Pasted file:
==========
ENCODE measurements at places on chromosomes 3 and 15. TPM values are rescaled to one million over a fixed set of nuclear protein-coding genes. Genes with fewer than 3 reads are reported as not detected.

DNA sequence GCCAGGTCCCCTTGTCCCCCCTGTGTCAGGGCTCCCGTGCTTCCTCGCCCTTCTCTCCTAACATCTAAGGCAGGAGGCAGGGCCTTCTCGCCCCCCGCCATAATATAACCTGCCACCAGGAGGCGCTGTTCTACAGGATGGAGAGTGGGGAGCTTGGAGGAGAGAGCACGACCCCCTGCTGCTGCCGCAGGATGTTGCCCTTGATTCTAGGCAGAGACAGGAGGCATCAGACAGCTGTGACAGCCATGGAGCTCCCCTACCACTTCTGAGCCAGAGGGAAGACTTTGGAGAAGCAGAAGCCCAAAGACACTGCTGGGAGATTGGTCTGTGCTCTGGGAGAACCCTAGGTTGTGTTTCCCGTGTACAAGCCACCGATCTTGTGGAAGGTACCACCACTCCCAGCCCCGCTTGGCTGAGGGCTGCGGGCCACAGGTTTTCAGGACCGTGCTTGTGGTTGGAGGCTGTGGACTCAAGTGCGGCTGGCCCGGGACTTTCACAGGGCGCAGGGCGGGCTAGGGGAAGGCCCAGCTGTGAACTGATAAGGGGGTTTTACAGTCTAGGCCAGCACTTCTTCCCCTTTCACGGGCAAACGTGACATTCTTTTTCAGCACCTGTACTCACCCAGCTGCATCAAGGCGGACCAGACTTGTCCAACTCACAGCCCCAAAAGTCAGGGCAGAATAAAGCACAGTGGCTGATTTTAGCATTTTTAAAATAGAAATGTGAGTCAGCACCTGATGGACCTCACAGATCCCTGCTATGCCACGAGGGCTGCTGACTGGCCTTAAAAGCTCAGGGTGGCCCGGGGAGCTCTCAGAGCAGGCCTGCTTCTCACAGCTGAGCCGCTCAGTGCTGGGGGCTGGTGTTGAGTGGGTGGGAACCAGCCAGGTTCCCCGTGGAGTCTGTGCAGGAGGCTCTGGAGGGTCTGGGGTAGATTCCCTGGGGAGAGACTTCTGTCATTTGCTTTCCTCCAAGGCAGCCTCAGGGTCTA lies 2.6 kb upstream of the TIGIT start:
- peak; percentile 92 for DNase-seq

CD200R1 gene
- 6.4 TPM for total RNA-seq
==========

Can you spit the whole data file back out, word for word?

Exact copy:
ENCODE measurements at places on chromosomes 3 and 15. TPM values are rescaled to one million over a fixed set of nuclear protein-coding genes. Genes with fewer than 3 reads are reported as not detected.

DNA sequence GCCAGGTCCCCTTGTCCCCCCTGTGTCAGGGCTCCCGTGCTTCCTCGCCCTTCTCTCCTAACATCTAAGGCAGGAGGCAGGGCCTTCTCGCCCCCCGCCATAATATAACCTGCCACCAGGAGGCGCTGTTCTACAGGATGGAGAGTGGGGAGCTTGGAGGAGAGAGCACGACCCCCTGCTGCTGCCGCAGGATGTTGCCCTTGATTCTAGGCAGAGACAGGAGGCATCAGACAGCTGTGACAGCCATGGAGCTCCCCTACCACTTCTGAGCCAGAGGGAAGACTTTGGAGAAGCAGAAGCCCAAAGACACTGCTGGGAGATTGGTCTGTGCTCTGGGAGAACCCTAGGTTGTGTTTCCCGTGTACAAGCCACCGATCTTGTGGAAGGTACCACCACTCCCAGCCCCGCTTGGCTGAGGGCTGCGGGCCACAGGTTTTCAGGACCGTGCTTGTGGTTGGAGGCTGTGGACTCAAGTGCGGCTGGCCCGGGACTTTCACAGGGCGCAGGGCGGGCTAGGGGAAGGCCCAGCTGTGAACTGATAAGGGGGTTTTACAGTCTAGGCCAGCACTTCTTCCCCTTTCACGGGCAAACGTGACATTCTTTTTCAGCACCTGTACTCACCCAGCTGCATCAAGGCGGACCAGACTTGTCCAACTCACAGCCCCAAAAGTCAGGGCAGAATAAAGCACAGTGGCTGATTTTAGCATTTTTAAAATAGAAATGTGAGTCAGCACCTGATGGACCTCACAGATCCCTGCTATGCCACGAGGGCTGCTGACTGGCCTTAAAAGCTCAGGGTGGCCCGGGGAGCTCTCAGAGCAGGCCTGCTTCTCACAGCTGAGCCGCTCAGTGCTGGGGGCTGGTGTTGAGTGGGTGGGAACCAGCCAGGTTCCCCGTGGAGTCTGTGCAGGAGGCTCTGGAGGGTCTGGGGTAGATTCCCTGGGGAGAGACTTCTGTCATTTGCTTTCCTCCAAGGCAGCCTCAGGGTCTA lies 2.6 kb upstream of the TIGIT start:
- peak; percentile 92 for DNase-seq

CD200R1 gene
- 6.4 TPM for total RNA-seq